In law school, I studied professional responsibility and jurisprudence (philosophy of law), but those classes were just side notes. Most of us were more interested in learning how to cover our tails than in pondering deeper moral issues. We had exams to take and resumes to create. Most of us weren’t ready to contemplate the long-term implications of our actions.
During a summer internship, I sat in on a mediation that involved a conflict created by an attorney who was seeking to benefit financially from a “mistake” he’d made in drafting a contract decades earlier. I was horrified. When he walked away with $18,000 to which he was clearly not entitled, I became interested in deeper moral issues.
Instead of practicing law, I ended up working as an editor and communication director. I recently taught an adjunct university course in business ethics, which motivated me to go back to school to earn my master’s degree so I could teach additional business courses such as marketing and business communication.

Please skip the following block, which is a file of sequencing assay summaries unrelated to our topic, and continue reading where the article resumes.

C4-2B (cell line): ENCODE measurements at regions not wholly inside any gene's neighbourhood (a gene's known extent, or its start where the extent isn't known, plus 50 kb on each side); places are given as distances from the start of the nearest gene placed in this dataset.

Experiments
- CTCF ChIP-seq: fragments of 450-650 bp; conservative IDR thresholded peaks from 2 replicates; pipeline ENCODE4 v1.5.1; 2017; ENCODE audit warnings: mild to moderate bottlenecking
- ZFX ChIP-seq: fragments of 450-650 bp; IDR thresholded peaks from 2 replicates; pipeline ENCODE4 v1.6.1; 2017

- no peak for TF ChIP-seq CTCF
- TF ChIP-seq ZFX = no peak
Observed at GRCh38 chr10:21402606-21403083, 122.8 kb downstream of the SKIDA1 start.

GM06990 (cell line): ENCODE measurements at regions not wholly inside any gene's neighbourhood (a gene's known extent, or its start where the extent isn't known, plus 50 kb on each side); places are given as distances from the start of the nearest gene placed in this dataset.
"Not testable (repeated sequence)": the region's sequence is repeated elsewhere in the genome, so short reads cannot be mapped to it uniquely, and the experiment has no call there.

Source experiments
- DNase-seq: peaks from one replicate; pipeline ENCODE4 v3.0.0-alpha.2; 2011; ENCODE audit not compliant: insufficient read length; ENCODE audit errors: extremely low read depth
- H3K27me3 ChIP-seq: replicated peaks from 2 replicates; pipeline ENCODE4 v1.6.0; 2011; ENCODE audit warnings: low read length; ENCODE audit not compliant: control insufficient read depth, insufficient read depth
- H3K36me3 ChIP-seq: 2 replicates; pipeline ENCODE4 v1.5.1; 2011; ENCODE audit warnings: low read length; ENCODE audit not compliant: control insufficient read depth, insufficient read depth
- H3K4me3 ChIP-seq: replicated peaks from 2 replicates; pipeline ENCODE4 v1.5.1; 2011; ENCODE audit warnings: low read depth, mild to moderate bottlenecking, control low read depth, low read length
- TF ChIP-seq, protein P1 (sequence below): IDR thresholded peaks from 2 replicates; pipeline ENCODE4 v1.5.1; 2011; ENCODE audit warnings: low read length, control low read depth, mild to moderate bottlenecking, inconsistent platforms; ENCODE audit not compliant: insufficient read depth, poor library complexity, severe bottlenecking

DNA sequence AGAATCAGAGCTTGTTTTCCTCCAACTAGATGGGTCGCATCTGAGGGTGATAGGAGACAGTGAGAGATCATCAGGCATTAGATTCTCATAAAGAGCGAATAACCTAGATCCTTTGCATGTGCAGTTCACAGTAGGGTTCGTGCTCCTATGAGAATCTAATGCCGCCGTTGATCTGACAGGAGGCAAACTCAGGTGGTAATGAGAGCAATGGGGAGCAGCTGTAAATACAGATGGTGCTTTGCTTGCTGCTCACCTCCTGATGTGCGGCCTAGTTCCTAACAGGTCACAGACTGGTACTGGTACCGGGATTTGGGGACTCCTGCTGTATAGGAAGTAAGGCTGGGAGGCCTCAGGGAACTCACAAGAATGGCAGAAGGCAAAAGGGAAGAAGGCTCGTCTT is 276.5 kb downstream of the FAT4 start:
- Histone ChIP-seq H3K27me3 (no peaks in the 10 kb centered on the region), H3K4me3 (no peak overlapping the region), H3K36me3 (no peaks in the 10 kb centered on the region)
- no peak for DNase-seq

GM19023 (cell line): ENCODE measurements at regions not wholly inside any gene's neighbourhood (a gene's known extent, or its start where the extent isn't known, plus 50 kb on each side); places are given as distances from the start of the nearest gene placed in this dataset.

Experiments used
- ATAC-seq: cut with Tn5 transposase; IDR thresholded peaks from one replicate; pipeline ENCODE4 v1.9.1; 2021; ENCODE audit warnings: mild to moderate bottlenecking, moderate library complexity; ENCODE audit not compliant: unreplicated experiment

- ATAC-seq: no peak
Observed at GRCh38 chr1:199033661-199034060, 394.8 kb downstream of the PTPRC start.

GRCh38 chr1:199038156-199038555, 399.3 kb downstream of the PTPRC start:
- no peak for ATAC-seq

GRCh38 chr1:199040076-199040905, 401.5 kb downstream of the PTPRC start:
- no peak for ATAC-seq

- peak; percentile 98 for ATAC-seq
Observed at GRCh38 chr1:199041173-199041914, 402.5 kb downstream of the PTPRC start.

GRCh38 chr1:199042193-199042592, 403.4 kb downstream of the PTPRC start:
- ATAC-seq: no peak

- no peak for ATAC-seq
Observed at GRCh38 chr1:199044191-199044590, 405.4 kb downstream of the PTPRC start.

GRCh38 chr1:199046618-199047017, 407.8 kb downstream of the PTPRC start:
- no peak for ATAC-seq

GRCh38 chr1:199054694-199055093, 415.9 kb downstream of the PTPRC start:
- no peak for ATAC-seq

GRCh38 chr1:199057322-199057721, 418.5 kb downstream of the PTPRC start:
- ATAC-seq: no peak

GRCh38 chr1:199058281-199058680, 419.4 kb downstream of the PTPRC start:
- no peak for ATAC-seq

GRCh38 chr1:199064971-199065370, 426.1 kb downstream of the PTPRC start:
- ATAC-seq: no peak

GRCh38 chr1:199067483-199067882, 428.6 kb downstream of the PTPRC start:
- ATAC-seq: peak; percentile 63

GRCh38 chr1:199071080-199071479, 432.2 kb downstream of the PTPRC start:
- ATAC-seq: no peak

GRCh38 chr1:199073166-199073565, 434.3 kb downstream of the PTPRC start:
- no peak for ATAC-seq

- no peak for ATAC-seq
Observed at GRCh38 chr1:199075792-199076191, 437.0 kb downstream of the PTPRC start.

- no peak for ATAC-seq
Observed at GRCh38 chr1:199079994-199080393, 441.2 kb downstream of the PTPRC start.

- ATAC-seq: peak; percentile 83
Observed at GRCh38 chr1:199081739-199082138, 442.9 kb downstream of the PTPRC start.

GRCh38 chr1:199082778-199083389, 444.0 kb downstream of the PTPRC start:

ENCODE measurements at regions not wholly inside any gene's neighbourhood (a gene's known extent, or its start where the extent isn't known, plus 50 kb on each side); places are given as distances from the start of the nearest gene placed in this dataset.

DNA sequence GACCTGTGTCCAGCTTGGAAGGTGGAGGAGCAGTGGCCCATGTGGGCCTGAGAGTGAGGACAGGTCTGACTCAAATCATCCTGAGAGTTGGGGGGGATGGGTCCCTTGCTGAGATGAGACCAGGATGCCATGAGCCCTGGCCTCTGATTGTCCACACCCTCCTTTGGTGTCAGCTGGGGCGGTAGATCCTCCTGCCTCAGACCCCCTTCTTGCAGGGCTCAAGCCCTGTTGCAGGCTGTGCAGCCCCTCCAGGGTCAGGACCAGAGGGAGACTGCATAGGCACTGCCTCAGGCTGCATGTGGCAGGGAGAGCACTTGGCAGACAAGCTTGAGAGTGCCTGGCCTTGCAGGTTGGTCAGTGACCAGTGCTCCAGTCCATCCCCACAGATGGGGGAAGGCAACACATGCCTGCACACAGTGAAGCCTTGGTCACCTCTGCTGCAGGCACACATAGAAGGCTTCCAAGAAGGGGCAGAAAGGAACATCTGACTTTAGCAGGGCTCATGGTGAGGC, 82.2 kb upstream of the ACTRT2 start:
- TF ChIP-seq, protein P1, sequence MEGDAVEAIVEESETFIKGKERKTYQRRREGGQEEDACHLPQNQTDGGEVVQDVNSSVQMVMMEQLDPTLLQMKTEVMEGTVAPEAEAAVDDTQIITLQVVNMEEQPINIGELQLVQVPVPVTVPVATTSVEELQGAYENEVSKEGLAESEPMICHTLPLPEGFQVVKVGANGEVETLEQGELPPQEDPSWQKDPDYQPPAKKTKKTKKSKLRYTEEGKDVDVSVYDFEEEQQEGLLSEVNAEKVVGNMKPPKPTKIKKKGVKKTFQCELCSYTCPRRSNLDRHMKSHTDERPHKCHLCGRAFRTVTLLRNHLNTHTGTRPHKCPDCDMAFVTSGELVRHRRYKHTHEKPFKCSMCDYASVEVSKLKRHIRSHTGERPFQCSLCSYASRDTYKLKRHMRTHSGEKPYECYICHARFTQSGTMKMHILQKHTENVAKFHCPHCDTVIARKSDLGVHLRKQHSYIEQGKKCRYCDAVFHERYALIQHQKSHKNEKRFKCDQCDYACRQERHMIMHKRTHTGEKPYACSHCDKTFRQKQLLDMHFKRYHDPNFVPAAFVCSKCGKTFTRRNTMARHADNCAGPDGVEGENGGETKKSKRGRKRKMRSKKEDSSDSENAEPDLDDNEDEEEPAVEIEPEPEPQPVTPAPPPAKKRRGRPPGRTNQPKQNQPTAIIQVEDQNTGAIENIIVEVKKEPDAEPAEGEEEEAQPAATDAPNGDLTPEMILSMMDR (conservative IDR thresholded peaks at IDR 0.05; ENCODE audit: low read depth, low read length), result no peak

I was surprised by statistics indicating that business practitioners are the lowest of the low when it comes to ethical awareness and standards. Apparently, they have lower moral awareness than attorneys or physicians, so I’m theoretically taking a step down. That perception bothers me.
Is it just because business attracts that kind of individual? Are business students programmed to make a profit at all costs? How early is too early to consider ethical questions—and how late is too late?
I’m interested in changing the trajectory. I believe business can and should be done ethically and responsibly. I try to pass that vision on to my students. Maybe one of them will take the higher road and change his or her corner of the business world.